This model works precisely because it asks much of teachers and their students. Students' skills are assessed daily or weekly through interactive systems like Khan Academy (which you can try here; it's completely free).

Future lessons are tailored to fit their needs. Then teachers, armed with detailed data about each student, can lead small group and one-on-one sessions to help clear up problems. If, for example, Susie is having trouble grasping fractions, a teacher would be able to identify her difficulty, often that same day, and intervene to make sure she doesn't get left behind.

Under the traditional model of education, students who are having trouble often pass from lesson to lesson, falling further and further behind until the teacher has the time to review the entire class' progress. By then, Susie has probably become frustrated and tuned out. In the case of subjects like math that build upon previous lessons, this phenomenon can be devastating. Students can fall entire grade levels behind before anyone notices they have missed basic concepts that are impeding their progress.

Educators with online tools, on the other hand, can usually accelerate the pace of instruction. In some cases, students skip whole grade levels while using blended learning.

The results of this method of teaching have been astounding, especially in charter schools that have adopted it early, like KIPP Empower Academy in Los Angeles. Nestled in an impoverished neighborhood where most students receive free or reduced lunch (a proxy for poverty), KIPP Empower has adopted blended learning and has seen progress that was once unthinkable. It recently scored an amazing 991 (out of 1,000 possible points) on the California Academic Performance Index. That makes KIPP Empower the top-performing school in Los Angeles County and one of the best in the state of California.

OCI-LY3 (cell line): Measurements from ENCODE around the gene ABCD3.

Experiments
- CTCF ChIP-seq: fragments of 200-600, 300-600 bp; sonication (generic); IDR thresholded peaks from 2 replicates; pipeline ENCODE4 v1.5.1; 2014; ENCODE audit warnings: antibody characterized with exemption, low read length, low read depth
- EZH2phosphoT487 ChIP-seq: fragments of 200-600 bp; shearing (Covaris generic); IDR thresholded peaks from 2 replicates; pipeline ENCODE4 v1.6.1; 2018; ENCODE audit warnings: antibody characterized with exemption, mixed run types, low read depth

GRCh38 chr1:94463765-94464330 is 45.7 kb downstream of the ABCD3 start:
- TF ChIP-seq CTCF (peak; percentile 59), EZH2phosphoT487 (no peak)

Traditional public schools have also benefited from this model. Oakland Unified partnered with the Rogers Foundation to set up a similar program in a handful of inner-city schools in that district. The results are far fewer discipline problems and much better scores. At one of the pilot schools, the number of students reading at grade level actually doubled.

Promising blended learning programs are underway in settings as wide-ranging as Washington, D.C., South Carolina's Horry County Schools, and Middletown, New York, according to the Lexington Institute's Don Soifer.

In addition to these achievement gains, blended learning is also proving to be more cost-effective for taxpayers than the traditional model.

The cost of educating each student declines in blended-learning environments, in part because schools require fewer teachers to manage the classrooms. With fewer discipline issues, students become more engaged in the material and as a result, learn better. Additionally, teachers have more free time to spend with each student. This makes classroom size rules obsolete, and since compensating teachers has been the main cost driver in education, it is a big breakthrough.

Contact your member of Congress today and voice support for Rep. Rodgers' bill to help more schools start blended learning pilot programs. It's time our education system enters the 21st century.